• The steps each person should take in an emergency.
  • The location of rescue and safety equipment.
  • Actions to minimize the emergency and safely rescue any victims.
  • How to call for medical assistance when needed.
  • Follow up procedures for after the emergency.

All adults should be briefed in detail what to do in case of an emergency with the troop.  Depending on the age of the girls, you can brief them at the same time if they’re older and can understand the details, or you may choose to brief younger girls separately using language they can more easily understand.

When you put your EAP into writing, consider including any of the applicable following sections:

  • Layout of facility/environment.
    • EMS personnel access and entry/exit routes.
    • Location of rescue and first aid equipment.
    • Location of telephones, with emergency telephone numbers posted.
    • Location of keys for buildings or rooms with telephones or emergency equipment.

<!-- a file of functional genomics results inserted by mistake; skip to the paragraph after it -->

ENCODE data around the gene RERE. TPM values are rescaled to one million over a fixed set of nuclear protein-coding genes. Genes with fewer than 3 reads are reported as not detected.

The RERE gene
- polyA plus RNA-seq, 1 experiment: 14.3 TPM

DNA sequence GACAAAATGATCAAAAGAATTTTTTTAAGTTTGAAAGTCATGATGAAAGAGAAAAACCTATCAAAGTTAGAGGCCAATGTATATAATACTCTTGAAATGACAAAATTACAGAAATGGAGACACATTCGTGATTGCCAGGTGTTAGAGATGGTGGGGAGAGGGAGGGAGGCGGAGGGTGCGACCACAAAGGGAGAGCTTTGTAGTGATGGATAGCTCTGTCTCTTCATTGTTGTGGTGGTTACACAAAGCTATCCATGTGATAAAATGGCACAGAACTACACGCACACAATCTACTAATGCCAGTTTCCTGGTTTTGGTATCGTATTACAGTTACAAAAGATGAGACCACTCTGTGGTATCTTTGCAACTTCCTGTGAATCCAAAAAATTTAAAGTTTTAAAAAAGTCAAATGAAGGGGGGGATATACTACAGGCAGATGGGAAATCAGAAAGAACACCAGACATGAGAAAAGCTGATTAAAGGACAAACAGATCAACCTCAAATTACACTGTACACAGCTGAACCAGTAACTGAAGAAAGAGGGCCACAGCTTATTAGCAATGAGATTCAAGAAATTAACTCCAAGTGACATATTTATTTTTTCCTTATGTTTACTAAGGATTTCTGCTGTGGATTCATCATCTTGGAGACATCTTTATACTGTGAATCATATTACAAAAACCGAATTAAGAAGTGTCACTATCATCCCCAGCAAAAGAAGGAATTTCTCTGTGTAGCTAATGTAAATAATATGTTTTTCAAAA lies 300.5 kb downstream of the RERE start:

• Exits and evacuation routes.
  • Equipment available.
    • Rescue equipment.
    • First aid supplies.
    • Emergency equipment, such as flashlights or fire extinguishers.
  • Support personnel available.
    • Internal.
      • Staff members.
      • Troop leaders.
      • Volunteers.
      • Clerical personnel.
      • Maintenance personnel.
    • External.
      • EMS personnel.
      • Police officers.
      • Fire fighters.
      • Hazardous materials (HazMat) team.
      • Poison control center.
      • Hospitals.
      • Power and gas companies.
      • Health department.
      • Search and rescue team.
  • Staff responsibilities.
    • Assign each adult a duty:
      • Provide care.
      • Control bystanders and troop.
      • Meet EMS personnel.
      • Interview witnesses.
  • Communications.
    • How and when to call 9-1-1 (or other local emergency number), and who will make the call.
    • Chain of command.
    • Personal to contact family/parents.
    • Person to deal with media.
  • Follow up.
    • This includes items such as EAP documentation and evaluation.

Clearly, some of these sections do not need to be included for a day trip to a public, controlled area (such as a pool or water park).  They should all be included when taking an extended trip or a trip to a more remote area, like a day hike or weekend long camping trip.

For more, read Basic Water Rescue, a booklet published by the American Red Cross.